For the uninitiated and the people that have just stepped out of the time machine from the past, here’s what Wikipedia says Google Glass is: “Google Glass is a wearable computer with an optical head-mounted display (OHMD). It was developed by Google with the mission of producing a mass-market ubiquitous computer. Google Glass displays information in a Smartphone-like hands-free format.” Basically, it’s those uber-cool glasses that we’ve seen being used in Hollywood movies by the likes of Tom Cruise in Mission Impossible. Is that simple enough for you?
Now that you’re up-to-date with the rest of us, I thought I’d address the issue of pros and cons of Google Glass today. By far, it is the most controversial piece of technology ever invented. People either love it (mostly the ones that own it!) or they absolutely hate it (mostly the people that don’t have Glass and feel that people with Glass are recording them secretly…check out my next post on this topic!). So the natural side-effect of all this adoration and hatred is a bunch of pros and cons…though take it from a geek (me!), more useful pros than annoying cons.
- Hands-free convenience: Other than the simple text messaging and calling options that are hands-free, there are a host of other possibilities. Barbara Ortutay, a tech writer for Associated Press, swears by the usefulness of Google Glass for cooking, for example. Another activity is driving directions on GPS.
- First Person Account: It’s like have a built-in GoPro camera on your head at all times, except with Google Glass you don’t have to have a helmet cam or a large protruding cam hanging around somewhere on your body…it’s a tiny camera built into the right side of the Glasses. Videos you record on Google Glass are very personal…it shows viewers what you were looking at…we see the video through the eyes of the Glass wearer!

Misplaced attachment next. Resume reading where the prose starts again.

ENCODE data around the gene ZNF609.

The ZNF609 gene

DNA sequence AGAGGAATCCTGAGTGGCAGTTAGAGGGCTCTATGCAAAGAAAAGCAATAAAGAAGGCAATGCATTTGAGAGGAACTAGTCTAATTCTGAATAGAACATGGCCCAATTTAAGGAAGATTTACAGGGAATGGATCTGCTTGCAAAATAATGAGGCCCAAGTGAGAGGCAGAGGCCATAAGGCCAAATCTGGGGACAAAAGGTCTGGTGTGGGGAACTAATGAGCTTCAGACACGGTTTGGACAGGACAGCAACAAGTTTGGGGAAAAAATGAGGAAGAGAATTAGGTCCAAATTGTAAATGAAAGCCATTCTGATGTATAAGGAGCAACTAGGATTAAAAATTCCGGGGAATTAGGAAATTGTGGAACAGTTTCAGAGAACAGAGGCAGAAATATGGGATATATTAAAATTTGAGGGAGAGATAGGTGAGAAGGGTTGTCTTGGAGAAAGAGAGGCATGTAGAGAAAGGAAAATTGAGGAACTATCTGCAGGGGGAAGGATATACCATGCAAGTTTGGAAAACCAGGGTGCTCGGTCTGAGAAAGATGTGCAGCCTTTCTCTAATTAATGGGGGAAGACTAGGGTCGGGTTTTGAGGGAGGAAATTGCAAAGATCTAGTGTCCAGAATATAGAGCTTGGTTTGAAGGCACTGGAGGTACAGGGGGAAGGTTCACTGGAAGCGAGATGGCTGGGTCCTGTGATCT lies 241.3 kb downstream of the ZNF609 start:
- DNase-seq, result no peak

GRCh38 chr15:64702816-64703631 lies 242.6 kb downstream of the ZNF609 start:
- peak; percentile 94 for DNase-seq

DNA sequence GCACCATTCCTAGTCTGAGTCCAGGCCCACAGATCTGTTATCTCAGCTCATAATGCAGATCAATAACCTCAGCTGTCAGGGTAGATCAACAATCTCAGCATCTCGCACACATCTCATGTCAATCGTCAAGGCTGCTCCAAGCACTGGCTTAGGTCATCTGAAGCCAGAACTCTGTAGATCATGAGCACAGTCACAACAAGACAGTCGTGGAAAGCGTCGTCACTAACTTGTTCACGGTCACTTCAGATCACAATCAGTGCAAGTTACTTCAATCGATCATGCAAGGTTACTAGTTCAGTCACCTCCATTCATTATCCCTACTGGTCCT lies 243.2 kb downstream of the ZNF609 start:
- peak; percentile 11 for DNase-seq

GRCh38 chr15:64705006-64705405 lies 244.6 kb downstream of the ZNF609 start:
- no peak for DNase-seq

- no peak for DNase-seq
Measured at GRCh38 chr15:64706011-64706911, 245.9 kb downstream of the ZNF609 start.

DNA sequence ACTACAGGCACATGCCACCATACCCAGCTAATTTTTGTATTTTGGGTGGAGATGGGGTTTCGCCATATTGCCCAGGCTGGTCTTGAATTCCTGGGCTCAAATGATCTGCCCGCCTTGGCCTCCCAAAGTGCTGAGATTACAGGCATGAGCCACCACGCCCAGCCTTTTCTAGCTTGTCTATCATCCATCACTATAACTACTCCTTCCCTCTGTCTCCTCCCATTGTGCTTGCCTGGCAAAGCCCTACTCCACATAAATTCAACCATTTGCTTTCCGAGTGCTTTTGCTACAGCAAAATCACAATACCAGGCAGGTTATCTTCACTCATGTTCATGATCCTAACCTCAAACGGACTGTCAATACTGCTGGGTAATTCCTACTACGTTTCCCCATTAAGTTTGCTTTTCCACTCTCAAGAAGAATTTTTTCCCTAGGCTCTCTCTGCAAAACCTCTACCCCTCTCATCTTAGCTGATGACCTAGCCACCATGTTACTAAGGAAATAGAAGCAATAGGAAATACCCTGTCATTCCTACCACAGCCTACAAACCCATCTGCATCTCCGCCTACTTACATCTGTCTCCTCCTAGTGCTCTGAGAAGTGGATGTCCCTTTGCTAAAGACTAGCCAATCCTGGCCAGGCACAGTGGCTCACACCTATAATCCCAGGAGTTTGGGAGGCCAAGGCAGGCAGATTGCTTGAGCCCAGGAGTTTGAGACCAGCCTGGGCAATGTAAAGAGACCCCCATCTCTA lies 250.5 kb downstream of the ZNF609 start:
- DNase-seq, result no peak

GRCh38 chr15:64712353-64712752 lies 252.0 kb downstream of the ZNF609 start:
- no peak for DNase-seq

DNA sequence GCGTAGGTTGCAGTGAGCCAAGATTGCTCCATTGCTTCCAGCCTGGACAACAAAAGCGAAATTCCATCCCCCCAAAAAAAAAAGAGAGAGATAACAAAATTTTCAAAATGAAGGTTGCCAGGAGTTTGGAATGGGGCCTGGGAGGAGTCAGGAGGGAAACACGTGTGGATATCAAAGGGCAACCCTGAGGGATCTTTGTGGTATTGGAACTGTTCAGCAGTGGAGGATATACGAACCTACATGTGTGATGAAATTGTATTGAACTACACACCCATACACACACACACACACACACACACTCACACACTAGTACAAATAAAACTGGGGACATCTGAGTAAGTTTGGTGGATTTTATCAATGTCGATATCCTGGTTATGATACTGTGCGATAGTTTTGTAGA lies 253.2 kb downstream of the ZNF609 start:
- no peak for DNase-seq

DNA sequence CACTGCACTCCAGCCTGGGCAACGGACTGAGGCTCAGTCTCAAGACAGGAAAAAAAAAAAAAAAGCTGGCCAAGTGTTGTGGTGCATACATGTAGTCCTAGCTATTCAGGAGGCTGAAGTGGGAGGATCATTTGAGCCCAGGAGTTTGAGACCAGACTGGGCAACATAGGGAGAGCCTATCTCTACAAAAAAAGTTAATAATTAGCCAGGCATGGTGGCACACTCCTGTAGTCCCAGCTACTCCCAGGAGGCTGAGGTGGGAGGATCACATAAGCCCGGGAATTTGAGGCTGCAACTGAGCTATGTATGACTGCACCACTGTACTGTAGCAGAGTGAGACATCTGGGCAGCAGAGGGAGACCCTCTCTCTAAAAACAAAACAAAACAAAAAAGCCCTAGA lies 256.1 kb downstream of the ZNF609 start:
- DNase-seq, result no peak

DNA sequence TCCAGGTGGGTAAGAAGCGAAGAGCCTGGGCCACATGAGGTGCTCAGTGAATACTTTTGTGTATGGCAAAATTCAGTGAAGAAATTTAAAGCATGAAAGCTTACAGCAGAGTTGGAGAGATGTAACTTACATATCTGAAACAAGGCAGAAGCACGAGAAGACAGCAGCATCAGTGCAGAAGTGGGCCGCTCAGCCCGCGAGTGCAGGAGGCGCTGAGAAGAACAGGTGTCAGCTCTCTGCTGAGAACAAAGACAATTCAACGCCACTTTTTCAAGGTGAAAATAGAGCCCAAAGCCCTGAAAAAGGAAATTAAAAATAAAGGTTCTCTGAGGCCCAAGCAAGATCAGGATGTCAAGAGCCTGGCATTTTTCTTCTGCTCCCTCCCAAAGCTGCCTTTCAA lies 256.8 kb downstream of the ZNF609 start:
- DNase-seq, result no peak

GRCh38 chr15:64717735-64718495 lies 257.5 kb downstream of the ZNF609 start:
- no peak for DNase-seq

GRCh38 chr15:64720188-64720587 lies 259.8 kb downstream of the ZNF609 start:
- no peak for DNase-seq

- Integration with you: Hand gestures, head shakes, winks, etc., are now replacing the keyboard and mouse on Google Glass. The only thing you’ve to get used to is the way you appear to onlookers. Most of them will stare at you until they think you’ve gone crazy and ignore you. 🙂
- Bone Conduction: Instead of the traditional speakers, Google Glass uses vibrations that will transmit the sound to you through the bones behind your ear (Bone Conduction). This is less abrasive than the earphones that are blatantly inserted in your ear and over time may give you deafness. So there’s a health benefit to wearing Glass after all.
- Takes time to learn it: Unlike most products that are easily learned when taken out of the box, Google Glass is a little but tougher to learn. It takes some time to get used to it and to make the best use of it. It can be frustrating initially, but stick to it and you’ll be fine.
- The price: Right now, the Google Glass costs $ 1,500 and that’s a big chunk of money to invest in glasses. Some of us may disagree, but looking at this objectively, I agree that the cost is a little prohibitive and hope that one day when Glass is commercially marketed, the price will also go down. Even then, I’d not hold my breath on that happening very soon.
- Spying concerns: Face recognition is a dangerous tool and could lead to a lot of issues on privacy. It could be misused by the wearer or, if hacked, by someone out there. The more serious concern though is onlookers getting the feeling that they are being recorded. A lot of bars, theaters, restaurants have banned Google Glass for now, but once the community of Glass grows, these concerns will melt away.
- Battery Life: The life of the battery is a big concern for active users who have experience loss of battery life within 90 minutes to 2 hours. I’m sure Google is working on improving this.
All in all, Google Glass is a futuristic device that is here to stay and any number of naysayers will not affect the final outcome…a Google Glass world. Don’t forget to check out my post on how non-wearers feel about Google Glass and how NOT to be a Glasshole.
And finally, this is a really funny video of Google Glass to lighten up the mood: